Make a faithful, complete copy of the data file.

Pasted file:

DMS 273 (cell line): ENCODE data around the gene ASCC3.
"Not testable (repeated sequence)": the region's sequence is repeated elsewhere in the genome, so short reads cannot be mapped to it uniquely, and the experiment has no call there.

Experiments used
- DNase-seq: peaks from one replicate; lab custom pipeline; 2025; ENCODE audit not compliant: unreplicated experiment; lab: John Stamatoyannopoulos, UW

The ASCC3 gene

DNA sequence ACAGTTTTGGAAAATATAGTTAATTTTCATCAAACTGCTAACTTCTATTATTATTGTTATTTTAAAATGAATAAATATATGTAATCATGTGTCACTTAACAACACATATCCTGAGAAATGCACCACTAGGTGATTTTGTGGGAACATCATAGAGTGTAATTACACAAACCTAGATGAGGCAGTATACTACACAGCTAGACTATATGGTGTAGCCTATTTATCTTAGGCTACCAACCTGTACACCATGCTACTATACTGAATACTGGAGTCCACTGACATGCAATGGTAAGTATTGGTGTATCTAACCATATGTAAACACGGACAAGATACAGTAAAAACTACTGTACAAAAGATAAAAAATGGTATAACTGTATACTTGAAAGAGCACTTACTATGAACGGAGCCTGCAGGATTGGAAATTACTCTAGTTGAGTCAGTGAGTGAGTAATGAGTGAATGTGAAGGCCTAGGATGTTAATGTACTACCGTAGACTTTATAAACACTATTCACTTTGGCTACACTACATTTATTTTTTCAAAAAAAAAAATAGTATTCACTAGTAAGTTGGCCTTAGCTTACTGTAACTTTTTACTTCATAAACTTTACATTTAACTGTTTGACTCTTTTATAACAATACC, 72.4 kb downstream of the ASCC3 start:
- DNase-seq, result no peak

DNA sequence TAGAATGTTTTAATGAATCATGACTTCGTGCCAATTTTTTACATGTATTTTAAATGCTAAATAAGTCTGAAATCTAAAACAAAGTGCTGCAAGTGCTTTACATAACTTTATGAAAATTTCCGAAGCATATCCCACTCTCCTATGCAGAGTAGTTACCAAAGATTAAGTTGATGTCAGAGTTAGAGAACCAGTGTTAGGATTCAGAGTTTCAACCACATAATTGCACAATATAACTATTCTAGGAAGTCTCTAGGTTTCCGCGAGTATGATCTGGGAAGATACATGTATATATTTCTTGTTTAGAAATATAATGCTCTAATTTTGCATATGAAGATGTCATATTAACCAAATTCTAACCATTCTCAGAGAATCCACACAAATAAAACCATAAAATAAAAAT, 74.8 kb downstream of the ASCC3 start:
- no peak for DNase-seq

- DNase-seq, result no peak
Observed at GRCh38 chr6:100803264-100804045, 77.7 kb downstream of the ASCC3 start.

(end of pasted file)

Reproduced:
DMS 273 (cell line): ENCODE data around the gene ASCC3.
"Not testable (repeated sequence)": the region's sequence is repeated elsewhere in the genome, so short reads cannot be mapped to it uniquely, and the experiment has no call there.

Experiments used
- DNase-seq: peaks from one replicate; lab custom pipeline; 2025; ENCODE audit not compliant: unreplicated experiment; lab: John Stamatoyannopoulos, UW

The ASCC3 gene

DNA sequence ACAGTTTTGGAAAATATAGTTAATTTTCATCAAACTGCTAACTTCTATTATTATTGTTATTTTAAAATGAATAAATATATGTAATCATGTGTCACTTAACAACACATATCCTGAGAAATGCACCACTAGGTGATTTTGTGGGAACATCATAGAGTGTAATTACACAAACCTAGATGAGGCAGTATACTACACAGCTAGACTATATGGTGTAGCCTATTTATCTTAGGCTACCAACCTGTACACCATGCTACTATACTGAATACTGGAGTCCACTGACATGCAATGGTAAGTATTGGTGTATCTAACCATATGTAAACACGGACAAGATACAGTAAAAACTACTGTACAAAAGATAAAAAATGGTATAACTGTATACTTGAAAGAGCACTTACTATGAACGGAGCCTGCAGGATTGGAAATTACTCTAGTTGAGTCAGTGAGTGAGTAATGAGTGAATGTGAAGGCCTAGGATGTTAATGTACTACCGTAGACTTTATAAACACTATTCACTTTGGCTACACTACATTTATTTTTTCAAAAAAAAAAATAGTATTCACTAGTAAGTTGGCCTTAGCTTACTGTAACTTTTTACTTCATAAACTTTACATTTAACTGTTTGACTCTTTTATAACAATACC, 72.4 kb downstream of the ASCC3 start:
- DNase-seq, result no peak

DNA sequence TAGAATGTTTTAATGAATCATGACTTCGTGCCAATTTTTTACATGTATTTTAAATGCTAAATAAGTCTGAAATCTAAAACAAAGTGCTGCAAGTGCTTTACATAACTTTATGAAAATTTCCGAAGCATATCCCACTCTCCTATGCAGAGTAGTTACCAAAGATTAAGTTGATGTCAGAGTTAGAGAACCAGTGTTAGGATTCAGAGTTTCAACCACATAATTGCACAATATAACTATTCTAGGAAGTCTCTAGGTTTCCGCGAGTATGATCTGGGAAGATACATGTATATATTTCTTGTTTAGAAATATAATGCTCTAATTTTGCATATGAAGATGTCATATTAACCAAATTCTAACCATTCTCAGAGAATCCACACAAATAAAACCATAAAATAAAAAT, 74.8 kb downstream of the ASCC3 start:
- no peak for DNase-seq

- DNase-seq, result no peak
Observed at GRCh38 chr6:100803264-100804045, 77.7 kb downstream of the ASCC3 start.